5D and 50/1.4 vs. 7d and 35/1.4L (price tags are close)

Discussion in 'Canon EOS' started by ruslan, May 29, 2010.

  1. Which of these "kits" would deliver better quality if shooting is considered under ISO 800? I wonder how they would compete at f 2.0 f, 1.4? I have heard that 35/1.4L is sharp at 1.4.... At f 5.6 it is evident that 5D will be a winner.
     
  2. Depending upon what you do with the photographs, your subjects, and how you shoot... the image quality differences could be completely insignificant or they could make some small difference.
    Bottom line is that making a camera/lens decision purely on the basis of one parameter (e.g. - "highest resolution at f/1.4) may not be such a great idea. What subject do you shoot? Do you regularly make very large prints or do you mostly share jpgs on line? How important are features such as higher burst rates? Do you plan to shoot at f/1.4 all the time, a lot, occasionally? What other lenses will you use? What are your subjects? Do you hand hold the camera or shoot from a tripod?
    Dan
     
  3. They are such different cameras that comparisons are moot.
     
  4. I tend to lean towards "better" lenses rather a "better" camera. As you have probably noticed, camera bodies become obsolete where lenses tend to retain their value. Your future position would be better with the 7D combo while not sacrificing much for the current situation.
     
  5. I own the 50/1.4 and 35/1.4; I use both lenses on a 50D. The 35/1.4 is "better" all around. The 50/1.4 wide open leaves a lot to be desired, and on a FF sensor it would be worse than what I see on my 50D. I'd rather have my 50D with the 35/1.4 than the 5D with 50/1.4, but if you need high ISO the 5D is a winner.
     
  6. The 35L is a better lens wide open in terms of sharpness, but at equivalent apertures the 5D/50 will give better bokeh than the 7D/35mm. The 35mm also has ring USM vs. micro-USM on the 50mm.
     
  7. I do not care about burst rates. I will use the only prime only. Subjects are people. Never use a tripod. I find 35 mm is a fine lens, but for portature I tend to 50 mm. I have seen a lot of 35 mm 1.4L shots, full resolution, I see that the borders are softer than the center, and the lens is prone to some CA. I can reach similar and better results with the Olympus pancake with better corners at the expense of worse aperture. (f2.8). Yes, the cameras get obsolete faster, than lenses, but most current cameras will still deliver good quality for a long time.
     
  8. I have seen a lot of 35 mm 1.4L shots, full resolution, I see that the borders are softer than the center,​
    On what camera ? Don't forget that with the 35mm on a 7D, the sensor will not record light from the outer part of the image circle.
     
  9. do not care about burst rates. I will use the only prime only. Subjects are people. Never use a tripod. I find 35 mm is a fine lens, but for portature I tend to 50 mm. I have seen a lot of 35 mm 1.4L shots, full resolution, I see that the borders are softer than the center, and the lens is prone to some CA. I can reach similar and better results with the Olympus pancake with better corners at the expense of worse aperture. (f2.8). Yes, the cameras get obsolete faster, than lenses, but most current cameras will still deliver good quality for a long time.​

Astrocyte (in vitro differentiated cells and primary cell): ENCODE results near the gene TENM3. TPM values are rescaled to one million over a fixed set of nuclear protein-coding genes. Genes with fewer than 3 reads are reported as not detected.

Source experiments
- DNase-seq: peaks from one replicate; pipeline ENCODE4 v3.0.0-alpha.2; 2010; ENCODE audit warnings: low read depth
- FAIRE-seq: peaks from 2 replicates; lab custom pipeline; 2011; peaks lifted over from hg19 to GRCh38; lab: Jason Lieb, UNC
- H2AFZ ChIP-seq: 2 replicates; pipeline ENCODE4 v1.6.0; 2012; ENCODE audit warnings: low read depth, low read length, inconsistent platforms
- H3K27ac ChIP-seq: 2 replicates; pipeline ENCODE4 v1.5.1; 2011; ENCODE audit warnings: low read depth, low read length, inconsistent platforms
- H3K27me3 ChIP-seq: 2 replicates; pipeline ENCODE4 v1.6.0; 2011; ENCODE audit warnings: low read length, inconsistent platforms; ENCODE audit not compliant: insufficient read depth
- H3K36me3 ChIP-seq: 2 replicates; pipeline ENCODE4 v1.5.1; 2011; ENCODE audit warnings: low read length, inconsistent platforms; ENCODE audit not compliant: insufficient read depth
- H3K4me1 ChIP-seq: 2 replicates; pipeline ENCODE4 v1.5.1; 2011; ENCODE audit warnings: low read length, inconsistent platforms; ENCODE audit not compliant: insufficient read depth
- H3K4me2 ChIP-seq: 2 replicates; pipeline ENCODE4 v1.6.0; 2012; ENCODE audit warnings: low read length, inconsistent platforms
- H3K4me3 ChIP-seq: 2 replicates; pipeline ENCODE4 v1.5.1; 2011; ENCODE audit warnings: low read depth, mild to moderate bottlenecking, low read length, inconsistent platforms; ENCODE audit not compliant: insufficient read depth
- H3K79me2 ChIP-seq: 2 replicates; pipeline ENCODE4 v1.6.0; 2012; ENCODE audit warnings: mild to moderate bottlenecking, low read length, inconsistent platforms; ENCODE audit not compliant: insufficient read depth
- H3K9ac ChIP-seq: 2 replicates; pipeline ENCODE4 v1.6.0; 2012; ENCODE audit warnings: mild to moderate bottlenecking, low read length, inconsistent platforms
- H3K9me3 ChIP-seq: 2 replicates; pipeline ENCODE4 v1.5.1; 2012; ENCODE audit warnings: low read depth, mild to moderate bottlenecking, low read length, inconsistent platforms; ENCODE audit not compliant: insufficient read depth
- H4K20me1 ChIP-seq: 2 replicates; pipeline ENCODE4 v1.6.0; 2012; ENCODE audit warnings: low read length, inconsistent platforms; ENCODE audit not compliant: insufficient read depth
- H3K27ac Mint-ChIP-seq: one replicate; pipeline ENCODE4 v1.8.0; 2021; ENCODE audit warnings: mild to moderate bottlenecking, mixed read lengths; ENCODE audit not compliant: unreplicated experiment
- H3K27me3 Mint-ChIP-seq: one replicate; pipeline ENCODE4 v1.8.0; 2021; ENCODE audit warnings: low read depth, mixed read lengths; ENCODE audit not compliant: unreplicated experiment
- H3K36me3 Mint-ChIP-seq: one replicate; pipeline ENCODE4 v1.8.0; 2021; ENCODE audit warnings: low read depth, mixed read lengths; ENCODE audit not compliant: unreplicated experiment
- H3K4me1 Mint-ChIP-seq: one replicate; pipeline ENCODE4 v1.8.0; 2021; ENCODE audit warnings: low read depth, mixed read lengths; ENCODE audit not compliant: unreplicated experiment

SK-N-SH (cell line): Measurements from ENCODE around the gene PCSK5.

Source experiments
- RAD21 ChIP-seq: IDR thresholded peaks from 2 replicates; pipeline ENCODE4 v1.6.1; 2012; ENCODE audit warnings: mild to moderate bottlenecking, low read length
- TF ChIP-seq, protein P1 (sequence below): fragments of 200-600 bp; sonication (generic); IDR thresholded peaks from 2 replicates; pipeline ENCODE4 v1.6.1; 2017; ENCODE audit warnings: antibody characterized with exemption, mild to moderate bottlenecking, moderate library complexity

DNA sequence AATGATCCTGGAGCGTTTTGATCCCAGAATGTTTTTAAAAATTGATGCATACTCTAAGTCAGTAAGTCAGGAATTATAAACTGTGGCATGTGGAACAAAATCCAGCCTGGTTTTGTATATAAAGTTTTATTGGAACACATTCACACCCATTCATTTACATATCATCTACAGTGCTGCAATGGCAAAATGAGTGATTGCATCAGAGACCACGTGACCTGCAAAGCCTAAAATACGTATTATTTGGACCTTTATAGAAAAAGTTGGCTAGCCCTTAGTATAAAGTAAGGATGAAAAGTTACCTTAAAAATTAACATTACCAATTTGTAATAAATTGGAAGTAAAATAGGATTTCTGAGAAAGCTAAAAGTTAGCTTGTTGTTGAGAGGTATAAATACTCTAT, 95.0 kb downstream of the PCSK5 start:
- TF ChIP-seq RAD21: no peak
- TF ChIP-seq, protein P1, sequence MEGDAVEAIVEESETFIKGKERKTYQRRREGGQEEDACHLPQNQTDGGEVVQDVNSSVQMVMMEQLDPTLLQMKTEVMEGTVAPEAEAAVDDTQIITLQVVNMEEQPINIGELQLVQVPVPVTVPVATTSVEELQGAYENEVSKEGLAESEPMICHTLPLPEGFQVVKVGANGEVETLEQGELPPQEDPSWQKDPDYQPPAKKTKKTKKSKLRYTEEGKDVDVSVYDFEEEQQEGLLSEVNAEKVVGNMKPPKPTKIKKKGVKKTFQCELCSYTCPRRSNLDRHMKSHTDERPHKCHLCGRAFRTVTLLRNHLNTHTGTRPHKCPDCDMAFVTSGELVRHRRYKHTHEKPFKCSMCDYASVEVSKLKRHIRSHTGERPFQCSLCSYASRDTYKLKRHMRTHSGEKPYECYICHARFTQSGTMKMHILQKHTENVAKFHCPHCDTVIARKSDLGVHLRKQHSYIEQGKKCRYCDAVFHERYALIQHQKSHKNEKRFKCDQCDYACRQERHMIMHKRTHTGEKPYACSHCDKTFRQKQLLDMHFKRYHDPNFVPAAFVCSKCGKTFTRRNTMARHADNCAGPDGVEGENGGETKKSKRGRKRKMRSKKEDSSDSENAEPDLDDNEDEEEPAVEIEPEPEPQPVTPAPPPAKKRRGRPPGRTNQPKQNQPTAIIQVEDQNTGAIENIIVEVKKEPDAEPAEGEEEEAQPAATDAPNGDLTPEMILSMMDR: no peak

If you don't use a tripod and are usually photographing people, the potential resolution advantages of the full frame format will be diminished, if not moot. (Even if you are a very careful and methodical shooter, there will be some motion blur and this means that sensor resolution becomes a much less important concern.)
    Virtually any lens will be softer in the corners wide open than at smaller apertures, even in the case of some very fine lenses. But, again, for hand held shots in particular, I don't think that is likely to be a really big issue.
    The same is true with CA - virtually all lenses will exhibit some amount of CA if you look closely enough. When eliminating it matters, it is easy to do so in post.
    I wonder if the camera/lens bulk/weight is of any importance to you? Are your people photographed quickly and intuitively in their normal environments, perhaps even in a street photography style? Or are you working in a controlled studio environment? If the former, I'd seriously look at a crop sensor body (maybe even the t2i if you are looking for small and unobtrusive but with great IQ) plus the EF 35mm f/2. This lens is regarded as being capable of producing results very, very close to those of the much larger and more expensive 35mm f/1.4 L.
    Dan
     
  10. I'd much prefer the 5D with 50mm f1.4 combo, for shallower depth of field posibilities, lens weight/dimensions, my general preference for full frame, and so on.
     
  11. I'd go for the 5DII/35 1.4L combo. Great camera and great lens. The 50 1.4 will not do the 5DII right unless stopped down to F2.8 or more. Plus AF is pretty poor on the that lens, especially in low light.